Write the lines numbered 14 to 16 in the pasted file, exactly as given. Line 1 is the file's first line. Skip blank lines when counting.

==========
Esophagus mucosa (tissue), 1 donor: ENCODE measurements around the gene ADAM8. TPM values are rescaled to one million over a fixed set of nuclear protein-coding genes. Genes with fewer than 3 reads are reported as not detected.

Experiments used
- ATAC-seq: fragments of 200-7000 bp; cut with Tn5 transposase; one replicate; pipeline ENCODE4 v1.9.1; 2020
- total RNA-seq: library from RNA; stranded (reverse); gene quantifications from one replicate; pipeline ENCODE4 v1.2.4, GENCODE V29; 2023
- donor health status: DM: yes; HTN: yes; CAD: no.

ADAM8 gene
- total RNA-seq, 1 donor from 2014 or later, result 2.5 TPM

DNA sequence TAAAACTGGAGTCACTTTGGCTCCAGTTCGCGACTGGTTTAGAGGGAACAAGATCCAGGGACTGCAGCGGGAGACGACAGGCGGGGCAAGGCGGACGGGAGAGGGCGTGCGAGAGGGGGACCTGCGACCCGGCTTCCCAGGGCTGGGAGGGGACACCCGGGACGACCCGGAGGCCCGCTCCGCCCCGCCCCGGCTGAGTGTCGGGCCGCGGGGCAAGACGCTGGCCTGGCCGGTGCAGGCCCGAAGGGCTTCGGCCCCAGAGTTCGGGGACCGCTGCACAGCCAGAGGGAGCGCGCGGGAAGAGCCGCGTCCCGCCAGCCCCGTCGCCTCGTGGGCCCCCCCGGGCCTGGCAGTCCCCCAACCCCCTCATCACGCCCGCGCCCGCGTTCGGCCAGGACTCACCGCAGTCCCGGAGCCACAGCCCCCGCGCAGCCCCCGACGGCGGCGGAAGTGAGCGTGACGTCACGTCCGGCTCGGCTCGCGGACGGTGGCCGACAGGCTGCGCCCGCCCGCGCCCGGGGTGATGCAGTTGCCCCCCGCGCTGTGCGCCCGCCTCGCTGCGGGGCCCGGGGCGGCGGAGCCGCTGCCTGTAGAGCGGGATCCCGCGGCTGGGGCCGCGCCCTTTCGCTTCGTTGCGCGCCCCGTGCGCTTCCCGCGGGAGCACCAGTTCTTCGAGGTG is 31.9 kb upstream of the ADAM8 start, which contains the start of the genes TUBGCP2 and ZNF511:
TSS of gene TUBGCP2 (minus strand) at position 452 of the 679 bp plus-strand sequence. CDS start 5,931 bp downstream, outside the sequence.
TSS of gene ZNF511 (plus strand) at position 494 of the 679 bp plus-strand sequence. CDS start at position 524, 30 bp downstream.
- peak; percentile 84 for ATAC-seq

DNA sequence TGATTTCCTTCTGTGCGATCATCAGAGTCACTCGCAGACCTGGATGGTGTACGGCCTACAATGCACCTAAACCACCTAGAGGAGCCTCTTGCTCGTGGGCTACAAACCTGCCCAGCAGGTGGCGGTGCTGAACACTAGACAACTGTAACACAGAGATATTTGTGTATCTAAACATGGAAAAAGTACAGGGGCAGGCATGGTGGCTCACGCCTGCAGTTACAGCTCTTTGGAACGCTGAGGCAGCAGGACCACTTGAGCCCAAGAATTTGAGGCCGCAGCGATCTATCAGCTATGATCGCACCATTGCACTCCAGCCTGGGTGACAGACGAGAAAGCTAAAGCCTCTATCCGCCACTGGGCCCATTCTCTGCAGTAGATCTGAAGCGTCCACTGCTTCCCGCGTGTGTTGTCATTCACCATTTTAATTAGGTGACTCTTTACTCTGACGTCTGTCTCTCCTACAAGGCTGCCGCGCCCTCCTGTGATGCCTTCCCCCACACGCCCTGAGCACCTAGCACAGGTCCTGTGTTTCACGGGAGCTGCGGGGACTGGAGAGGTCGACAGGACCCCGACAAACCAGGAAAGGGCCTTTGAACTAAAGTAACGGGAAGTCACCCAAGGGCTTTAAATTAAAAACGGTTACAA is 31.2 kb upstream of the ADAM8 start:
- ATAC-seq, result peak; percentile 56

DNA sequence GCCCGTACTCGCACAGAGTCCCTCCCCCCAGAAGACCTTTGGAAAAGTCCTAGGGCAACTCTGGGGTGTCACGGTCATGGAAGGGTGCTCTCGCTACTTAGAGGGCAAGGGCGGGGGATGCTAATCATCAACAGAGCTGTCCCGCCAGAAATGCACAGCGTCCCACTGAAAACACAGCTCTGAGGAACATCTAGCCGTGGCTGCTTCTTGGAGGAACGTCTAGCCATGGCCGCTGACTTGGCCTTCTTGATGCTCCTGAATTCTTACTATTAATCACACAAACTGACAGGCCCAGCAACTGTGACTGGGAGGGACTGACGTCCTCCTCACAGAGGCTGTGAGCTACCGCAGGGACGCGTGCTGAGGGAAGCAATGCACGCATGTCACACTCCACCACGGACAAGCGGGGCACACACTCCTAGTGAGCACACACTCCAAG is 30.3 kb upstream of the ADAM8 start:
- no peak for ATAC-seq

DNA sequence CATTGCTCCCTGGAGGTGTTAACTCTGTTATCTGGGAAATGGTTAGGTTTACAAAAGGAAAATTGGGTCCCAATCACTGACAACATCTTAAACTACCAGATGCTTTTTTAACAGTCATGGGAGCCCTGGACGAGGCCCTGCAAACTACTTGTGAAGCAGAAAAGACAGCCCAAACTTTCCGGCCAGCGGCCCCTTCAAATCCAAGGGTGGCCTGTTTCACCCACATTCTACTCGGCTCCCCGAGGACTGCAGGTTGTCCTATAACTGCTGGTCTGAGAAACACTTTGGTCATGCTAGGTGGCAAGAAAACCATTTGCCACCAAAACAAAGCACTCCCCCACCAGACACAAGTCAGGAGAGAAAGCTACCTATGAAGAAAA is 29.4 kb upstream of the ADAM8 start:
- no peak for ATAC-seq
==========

DNA sequence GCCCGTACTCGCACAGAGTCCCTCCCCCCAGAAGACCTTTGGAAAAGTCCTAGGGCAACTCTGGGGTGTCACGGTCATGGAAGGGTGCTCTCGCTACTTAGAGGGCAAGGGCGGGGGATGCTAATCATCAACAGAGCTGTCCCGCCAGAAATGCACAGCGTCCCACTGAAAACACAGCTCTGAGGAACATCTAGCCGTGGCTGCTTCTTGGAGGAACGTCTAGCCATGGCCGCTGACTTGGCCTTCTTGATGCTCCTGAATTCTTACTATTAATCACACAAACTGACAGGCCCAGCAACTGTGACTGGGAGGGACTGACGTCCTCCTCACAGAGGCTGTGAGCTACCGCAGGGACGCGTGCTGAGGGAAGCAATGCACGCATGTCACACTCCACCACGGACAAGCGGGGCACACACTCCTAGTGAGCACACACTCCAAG is 30.3 kb upstream of the ADAM8 start:
- no peak for ATAC-seq

DNA sequence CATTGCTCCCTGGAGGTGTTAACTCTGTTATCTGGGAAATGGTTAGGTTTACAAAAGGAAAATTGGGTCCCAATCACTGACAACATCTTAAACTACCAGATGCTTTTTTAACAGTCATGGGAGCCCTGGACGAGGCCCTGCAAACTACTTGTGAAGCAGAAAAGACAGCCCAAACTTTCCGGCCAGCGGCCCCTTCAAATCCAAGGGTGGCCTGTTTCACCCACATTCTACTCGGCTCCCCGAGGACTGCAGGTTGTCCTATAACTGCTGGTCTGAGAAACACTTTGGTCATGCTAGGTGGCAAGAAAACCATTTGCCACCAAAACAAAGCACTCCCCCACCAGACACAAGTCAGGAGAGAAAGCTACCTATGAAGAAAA is 29.4 kb upstream of the ADAM8 start: